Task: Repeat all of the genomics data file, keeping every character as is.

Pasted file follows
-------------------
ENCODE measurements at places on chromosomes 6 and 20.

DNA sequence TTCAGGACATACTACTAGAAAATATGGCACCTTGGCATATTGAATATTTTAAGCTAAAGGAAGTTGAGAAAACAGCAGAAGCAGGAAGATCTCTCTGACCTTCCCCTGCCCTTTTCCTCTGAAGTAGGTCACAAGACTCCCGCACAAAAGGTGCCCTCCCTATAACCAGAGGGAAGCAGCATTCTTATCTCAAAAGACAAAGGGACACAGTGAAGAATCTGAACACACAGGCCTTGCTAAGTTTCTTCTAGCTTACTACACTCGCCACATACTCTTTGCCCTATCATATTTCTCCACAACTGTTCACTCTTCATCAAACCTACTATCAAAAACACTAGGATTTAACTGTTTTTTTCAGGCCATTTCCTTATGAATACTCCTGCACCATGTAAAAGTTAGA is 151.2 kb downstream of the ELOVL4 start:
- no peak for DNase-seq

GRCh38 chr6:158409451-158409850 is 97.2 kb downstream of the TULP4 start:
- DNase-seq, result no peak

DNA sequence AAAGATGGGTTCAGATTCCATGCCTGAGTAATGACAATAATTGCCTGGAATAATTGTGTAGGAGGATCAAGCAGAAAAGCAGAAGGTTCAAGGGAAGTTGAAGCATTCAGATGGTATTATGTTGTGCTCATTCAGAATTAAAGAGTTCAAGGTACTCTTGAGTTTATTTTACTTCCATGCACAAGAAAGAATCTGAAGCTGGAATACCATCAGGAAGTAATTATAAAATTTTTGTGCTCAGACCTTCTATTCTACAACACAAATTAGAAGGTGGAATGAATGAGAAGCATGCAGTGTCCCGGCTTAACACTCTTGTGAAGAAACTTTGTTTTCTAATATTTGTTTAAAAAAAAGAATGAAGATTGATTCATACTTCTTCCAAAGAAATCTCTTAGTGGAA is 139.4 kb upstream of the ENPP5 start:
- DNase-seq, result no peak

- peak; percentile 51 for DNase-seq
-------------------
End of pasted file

ENCODE measurements at places on chromosomes 6 and 20.

DNA sequence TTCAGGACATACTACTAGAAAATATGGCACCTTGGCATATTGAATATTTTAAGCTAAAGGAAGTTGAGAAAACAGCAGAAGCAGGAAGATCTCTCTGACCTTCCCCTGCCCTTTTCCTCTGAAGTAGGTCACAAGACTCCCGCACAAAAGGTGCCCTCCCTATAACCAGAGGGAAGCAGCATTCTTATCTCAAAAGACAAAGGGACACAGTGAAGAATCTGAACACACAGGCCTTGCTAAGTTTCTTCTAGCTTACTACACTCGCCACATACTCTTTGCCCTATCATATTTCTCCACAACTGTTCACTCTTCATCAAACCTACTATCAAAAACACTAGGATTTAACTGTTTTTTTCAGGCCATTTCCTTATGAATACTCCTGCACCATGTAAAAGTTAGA is 151.2 kb downstream of the ELOVL4 start:
- no peak for DNase-seq

GRCh38 chr6:158409451-158409850 is 97.2 kb downstream of the TULP4 start:
- DNase-seq, result no peak

DNA sequence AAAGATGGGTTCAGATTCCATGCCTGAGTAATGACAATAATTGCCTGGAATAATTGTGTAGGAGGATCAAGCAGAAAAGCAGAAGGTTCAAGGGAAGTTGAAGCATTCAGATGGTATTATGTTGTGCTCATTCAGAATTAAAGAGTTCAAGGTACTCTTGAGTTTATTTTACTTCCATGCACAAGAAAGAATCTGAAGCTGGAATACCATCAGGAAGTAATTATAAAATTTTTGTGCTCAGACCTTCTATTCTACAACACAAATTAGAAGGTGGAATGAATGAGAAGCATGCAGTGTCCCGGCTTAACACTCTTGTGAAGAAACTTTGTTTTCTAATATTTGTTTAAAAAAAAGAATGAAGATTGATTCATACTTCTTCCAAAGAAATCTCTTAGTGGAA is 139.4 kb upstream of the ENPP5 start:
- DNase-seq, result no peak

- peak; percentile 51 for DNase-seq